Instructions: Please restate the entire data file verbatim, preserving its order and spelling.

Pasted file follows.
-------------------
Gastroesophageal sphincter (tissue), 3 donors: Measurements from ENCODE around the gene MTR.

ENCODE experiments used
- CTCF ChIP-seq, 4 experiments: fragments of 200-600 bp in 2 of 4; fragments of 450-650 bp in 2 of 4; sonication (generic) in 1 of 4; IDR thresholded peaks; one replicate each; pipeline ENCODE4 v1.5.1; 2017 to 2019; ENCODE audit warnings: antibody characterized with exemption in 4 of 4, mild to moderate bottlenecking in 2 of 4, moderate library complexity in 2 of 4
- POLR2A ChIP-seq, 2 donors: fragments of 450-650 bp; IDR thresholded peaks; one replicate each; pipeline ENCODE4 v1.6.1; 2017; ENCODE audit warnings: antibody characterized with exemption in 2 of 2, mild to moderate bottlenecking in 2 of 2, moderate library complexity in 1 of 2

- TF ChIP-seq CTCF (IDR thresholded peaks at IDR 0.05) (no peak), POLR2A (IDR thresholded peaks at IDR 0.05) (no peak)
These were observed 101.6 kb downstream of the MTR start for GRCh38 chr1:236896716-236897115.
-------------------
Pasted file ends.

Gastroesophageal sphincter (tissue), 3 donors: Measurements from ENCODE around the gene MTR.

ENCODE experiments used
- CTCF ChIP-seq, 4 experiments: fragments of 200-600 bp in 2 of 4; fragments of 450-650 bp in 2 of 4; sonication (generic) in 1 of 4; IDR thresholded peaks; one replicate each; pipeline ENCODE4 v1.5.1; 2017 to 2019; ENCODE audit warnings: antibody characterized with exemption in 4 of 4, mild to moderate bottlenecking in 2 of 4, moderate library complexity in 2 of 4
- POLR2A ChIP-seq, 2 donors: fragments of 450-650 bp; IDR thresholded peaks; one replicate each; pipeline ENCODE4 v1.6.1; 2017; ENCODE audit warnings: antibody characterized with exemption in 2 of 2, mild to moderate bottlenecking in 2 of 2, moderate library complexity in 1 of 2

- TF ChIP-seq CTCF (IDR thresholded peaks at IDR 0.05) (no peak), POLR2A (IDR thresholded peaks at IDR 0.05) (no peak)
These were observed 101.6 kb downstream of the MTR start for GRCh38 chr1:236896716-236897115.